Yule quarry (From Wikipedia)
The contractor completed the shell (a nifty Flash program showing construction) of the monument in October 1917. World War I prevented a dedication from occurring until Memorial Day, 1922. Coincidentally, this was the same year that the Yule quarry started back in business after shutting down in 1917; in 1919, it had sold to a junk dealer at a sheriff’s sale. Still popular, the quarry provided a 56-ton block for the Tomb of the Unknown Soldier in 1931, but then closed again in 1941. One year earlier a major crack had appeared in the massive block.
Thursday, February 12, 2009
Did these two really die together?
Mom and the kids?
Tuesday, February 10, 2009
A rafter nifty specimen from Canada
I was lucky to see the massive four foot diameter specimens. They had sold to an undisclosed buyer from Austin, Texas. He had paid $9,000 in cash for two of the giants, both of which had been cut in half. According to the guys getting ready to box and ship the ammonites, one was going to the buyer’s home and one to a museum.
My only disappointment was in how little information was listed with the fossils. A handful had the scientific name, age, and locality, but most had nothing but price. Still the show of ammonites is impressive.
Thursday, February 5, 2009
By far the most interesting site on the web for building stone is Peggy and Pat Perazzo’s Stone Quarries and Beyond. Clearly a labor of love, the site is packed full of photographs, scans of articles, details about quarrying, and state by state lists of buildings and their stone—basically everything one could want on building stone history.
From Stone Quarries and Beyond
Of the two, Peggy is the collector and organizer and Pat is the web master. Peggy’s interest in stone started in a graveyard. In the late 1990s, as part of a class she was taking on local history at Los Medanos community college, in Pittsburg, California, Peggy decided to survey and photograph stones in local cemeteries. She wondered where the stones came from and discovered that such information was not easy to find. When she did locate a point of origin she found that much of the marble, limestone, and granite wasn’t quarried nearby.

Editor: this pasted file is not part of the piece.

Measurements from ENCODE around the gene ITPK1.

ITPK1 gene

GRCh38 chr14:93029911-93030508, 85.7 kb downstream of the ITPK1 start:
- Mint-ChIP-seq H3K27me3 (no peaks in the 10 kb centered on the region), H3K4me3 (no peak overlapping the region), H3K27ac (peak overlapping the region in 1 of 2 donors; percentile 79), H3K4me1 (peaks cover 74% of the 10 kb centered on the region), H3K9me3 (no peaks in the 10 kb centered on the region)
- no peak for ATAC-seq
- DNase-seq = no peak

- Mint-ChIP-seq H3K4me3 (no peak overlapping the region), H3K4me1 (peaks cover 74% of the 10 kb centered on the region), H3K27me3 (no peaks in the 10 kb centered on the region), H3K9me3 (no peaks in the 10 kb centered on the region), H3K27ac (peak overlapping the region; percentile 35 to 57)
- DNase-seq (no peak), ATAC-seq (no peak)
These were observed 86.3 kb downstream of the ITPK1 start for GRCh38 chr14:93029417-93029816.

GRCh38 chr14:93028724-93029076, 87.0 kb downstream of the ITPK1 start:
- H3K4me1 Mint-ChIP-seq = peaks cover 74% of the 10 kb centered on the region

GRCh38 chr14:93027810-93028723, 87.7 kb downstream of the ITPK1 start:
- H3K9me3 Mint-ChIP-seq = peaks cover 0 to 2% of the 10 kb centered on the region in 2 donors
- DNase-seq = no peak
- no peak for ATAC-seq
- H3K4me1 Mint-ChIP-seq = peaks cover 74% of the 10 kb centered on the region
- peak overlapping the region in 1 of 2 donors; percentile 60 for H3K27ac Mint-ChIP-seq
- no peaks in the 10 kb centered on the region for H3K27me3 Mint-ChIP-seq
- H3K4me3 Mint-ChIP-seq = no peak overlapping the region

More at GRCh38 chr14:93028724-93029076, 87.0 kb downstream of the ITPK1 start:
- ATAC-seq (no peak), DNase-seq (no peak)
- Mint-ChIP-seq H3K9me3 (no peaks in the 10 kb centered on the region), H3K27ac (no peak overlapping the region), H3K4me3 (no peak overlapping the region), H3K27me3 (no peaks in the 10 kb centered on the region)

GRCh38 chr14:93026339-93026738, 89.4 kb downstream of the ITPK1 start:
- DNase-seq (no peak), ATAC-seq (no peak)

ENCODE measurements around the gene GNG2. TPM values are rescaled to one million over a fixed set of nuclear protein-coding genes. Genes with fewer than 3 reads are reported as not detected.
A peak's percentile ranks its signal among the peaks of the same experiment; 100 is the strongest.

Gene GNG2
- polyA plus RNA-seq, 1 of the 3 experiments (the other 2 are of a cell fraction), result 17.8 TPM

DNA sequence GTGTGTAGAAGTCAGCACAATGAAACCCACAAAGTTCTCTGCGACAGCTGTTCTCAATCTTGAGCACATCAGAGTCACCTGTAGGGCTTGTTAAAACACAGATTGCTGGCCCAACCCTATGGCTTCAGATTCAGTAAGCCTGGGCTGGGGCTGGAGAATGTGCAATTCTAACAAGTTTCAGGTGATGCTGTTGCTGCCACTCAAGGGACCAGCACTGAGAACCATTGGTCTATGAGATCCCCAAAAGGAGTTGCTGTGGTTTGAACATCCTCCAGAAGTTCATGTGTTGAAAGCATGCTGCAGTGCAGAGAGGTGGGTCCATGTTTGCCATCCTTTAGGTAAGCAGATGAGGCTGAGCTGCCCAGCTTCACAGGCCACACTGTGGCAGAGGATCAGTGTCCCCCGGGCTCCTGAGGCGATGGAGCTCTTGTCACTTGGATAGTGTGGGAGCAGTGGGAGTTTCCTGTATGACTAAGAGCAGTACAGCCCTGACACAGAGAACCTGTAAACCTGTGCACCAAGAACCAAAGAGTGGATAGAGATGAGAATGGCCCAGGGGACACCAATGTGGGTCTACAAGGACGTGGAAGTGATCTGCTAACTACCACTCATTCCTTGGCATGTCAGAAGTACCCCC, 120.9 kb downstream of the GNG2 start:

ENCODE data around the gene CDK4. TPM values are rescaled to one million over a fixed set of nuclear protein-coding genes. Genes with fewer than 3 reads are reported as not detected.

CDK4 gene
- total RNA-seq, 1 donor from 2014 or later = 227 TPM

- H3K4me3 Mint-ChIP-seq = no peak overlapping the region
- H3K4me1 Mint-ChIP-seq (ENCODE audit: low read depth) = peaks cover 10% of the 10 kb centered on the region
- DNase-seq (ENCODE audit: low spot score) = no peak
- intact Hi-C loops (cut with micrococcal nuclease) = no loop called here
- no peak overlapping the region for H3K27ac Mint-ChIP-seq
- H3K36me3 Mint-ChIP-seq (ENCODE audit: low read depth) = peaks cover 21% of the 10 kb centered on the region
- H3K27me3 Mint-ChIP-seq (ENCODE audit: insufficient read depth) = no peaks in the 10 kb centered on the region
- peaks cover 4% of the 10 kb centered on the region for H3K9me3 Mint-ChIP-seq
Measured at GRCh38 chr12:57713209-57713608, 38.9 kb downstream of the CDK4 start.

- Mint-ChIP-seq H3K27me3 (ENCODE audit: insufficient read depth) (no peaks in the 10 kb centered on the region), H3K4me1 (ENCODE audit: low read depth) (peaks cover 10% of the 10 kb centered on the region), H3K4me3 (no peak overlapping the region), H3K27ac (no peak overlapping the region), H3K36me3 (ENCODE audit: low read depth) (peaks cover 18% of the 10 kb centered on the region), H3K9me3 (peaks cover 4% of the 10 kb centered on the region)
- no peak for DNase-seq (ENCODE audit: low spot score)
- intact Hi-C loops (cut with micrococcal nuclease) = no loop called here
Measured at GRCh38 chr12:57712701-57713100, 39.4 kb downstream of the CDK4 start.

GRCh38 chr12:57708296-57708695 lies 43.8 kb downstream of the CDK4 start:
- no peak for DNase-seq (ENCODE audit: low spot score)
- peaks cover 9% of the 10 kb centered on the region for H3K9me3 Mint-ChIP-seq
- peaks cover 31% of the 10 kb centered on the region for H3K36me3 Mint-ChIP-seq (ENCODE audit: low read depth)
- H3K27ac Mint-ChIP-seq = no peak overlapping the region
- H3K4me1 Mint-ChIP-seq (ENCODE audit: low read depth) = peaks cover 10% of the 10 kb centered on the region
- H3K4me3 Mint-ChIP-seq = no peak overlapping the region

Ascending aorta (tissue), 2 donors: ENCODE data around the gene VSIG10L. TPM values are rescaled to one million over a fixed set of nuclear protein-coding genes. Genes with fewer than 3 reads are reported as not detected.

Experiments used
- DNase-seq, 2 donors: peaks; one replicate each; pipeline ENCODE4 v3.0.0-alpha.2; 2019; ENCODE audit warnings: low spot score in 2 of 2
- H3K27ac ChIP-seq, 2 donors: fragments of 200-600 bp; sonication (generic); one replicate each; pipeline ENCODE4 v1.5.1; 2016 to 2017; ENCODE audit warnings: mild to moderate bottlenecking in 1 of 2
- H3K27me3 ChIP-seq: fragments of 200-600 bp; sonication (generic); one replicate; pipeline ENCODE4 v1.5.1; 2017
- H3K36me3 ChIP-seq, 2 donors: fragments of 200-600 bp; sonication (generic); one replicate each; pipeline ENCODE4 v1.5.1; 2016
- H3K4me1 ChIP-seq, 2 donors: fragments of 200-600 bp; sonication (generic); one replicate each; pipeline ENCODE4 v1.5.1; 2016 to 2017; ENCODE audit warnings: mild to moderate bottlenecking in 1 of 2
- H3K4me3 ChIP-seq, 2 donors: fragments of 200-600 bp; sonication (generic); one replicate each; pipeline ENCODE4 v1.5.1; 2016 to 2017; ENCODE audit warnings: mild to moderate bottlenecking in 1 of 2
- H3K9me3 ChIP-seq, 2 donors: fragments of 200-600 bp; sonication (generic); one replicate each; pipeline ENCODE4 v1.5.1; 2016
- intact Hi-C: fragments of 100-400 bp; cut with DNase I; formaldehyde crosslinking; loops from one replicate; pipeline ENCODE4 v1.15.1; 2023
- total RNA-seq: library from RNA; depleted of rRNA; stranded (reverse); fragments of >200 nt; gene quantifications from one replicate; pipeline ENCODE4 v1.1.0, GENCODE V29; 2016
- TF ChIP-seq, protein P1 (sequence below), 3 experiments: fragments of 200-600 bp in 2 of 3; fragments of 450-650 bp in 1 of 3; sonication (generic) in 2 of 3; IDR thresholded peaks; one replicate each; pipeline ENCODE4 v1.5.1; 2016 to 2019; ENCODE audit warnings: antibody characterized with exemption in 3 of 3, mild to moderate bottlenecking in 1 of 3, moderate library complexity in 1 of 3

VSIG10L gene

Some stone arrived from other areas of California but tons came from Vermont and Italy. Finished cemetery stones (minus such important info as name or dates) are called blanks and could be ordered through places such as Vermont Marble Co., but also Sears and Roebuck and Montgomery Wards. Finding who sent the rock, however, didn’t always help. For example, Vermont Marble had quarries as far away as Alaska.
From Stone Quarries and Beyond
From cemetery stones, she expanded out to bridges, buildings, and other structures and then attempted to match the stone with its origin quarry. As her piles of data grew, she decided to establish a web site. “I already was maintaining a genealogy/history web site for the Yolo County CAGen Web Project for which Pat was the web master,” says Peggy. He agreed again to help. “It’s a joke between us now that he thought he could get it done in two or three weeks!” The web site went on line in 2001 and the Perazzos add content practically daily. They report that they had over 2,000,000 hits in 2008.
Peggy’s favorite part of putting together the web site is researching the state by state listings. “It's like I'm touring the state in person and meeting the people,” she says. Each state has its own personality. “Researching coastal states is very interesting because of the sea transportation and quarrying along the coast; but when you go inland, you find other kinds of quarrying and people.”
Her state sections are the site’s most useful and interesting. Each one lists geology resources, research resources, quarries, quarry links, and background history. In addition, Peggy has put together a list of structures and monuments that use that state’s stone. It is an astounding amount of information, particularly the accumulation, copying, and posting of historical articles and pictures.
“My biggest surprise is learning how really important and publicly valued the quarry industry was to our country in the 1800s and early in the 1900s, although our quarry industry is very "young" compared to the industry in other countries, Peggy says. “Many times people see these "holes" in the ground as eyesores; but if you read the old magazine articles, the stone industry was well respected, well-known as producers and employers, and valued in the past.” Fortunately for many, Peggy and Pat are helping to make sure those stories will stay alive.